Ng: It’s fascinating! Architecture professors find it endlessly intriguing. Burton Memorial Tower has many residents. So, the University Musical Society is on the first 3 floors and they are amazing and inspiring neighbors. They’ve inspired a lot of my work, actually. And then there are faculty offices and classrooms that are shared, actually, between different units on campus. So, you’ll walk in and maybe you’ll hear a composition seminar one day, and then a japanese language class being taught the next day.
Holdship: Wow! So, you do recitals or performances… these 30 min concerts on a regular basis here on campus? Or who?
Ng: Yes yes, there are recitals Monday through Friday. On Burton Tower starting at noon, and then at Lurie Tower starting at 1:30pm. So, itt’s myself, we also have community carillon players, many of whom who are alumni of our program. Some of my more advanced students, so we’ve got a great rotation. I sometimes like to joke that our concert hall is the entire zip code. (Laughs)
Holdship: That’s good because, I mean, it’s just so charming, the music as it fills the air. Like is that a part of it as well? Like, being high above everything and just sort of putting it out there? Putting this beautiful sound into the universe?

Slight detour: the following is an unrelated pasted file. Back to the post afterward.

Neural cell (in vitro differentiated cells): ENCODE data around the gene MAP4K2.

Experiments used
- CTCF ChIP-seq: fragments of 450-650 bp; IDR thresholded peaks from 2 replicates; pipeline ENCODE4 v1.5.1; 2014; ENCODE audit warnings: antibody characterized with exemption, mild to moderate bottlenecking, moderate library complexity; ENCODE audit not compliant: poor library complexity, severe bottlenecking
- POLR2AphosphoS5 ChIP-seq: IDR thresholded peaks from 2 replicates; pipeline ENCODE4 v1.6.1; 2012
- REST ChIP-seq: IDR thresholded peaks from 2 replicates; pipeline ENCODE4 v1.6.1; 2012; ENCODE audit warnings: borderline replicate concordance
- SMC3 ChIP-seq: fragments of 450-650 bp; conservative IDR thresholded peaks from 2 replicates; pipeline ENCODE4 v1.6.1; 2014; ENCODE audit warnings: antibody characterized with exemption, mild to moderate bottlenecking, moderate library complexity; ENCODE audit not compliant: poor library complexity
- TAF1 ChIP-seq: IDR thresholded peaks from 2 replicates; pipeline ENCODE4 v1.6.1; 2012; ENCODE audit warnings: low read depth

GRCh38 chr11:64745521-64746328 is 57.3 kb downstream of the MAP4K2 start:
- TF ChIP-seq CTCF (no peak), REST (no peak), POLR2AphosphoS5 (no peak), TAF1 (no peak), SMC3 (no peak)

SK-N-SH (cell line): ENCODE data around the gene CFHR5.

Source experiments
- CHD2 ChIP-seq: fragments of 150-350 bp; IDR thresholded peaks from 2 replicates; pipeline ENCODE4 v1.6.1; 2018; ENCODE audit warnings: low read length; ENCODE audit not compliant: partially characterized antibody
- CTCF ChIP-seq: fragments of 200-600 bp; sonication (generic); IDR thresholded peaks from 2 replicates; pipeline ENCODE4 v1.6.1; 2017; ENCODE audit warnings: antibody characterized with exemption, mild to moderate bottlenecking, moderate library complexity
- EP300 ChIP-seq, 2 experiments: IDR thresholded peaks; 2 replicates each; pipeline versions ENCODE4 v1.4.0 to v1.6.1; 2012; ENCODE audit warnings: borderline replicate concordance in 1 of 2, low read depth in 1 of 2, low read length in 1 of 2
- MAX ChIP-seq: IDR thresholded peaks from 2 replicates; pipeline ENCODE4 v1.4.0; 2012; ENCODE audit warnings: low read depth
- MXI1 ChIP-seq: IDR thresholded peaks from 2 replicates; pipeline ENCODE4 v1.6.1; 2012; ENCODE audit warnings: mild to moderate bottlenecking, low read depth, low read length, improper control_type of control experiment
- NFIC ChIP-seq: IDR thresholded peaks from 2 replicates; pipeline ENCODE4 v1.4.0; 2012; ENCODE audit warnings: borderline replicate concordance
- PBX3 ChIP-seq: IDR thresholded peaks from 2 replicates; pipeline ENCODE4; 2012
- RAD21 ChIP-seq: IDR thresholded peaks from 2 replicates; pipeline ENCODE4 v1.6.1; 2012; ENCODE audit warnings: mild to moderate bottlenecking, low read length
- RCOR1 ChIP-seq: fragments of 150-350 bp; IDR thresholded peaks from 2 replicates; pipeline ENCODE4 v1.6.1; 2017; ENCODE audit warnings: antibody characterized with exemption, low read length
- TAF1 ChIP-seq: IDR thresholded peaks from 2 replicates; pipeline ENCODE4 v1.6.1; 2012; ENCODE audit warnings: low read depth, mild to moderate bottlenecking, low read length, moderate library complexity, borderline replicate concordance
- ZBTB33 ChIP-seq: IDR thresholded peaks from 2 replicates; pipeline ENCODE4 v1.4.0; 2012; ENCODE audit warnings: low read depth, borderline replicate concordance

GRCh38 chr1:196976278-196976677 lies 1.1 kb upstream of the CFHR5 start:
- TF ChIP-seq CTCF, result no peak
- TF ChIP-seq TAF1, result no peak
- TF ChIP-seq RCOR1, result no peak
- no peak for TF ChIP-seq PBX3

Ng: It is! It’s magical, yeah it’s magical. It’s a little bittersweet because you can’t actually see the people listening to you, and so oftentimes you have no idea whether they liked it or not. But after I give some of my concerts, you know., there will be an audience member downstairs still 20 minutes / 30 minutes later when I come downstairs. And they’ll tell me that it meant a lot to them.
Holdship: That’s fantastic!
Ng: And nowadays with social media, all you need to do to check audience reception is to go on Twitter or Instagram and see, “Oh, who tagged a video?!” (Laughs).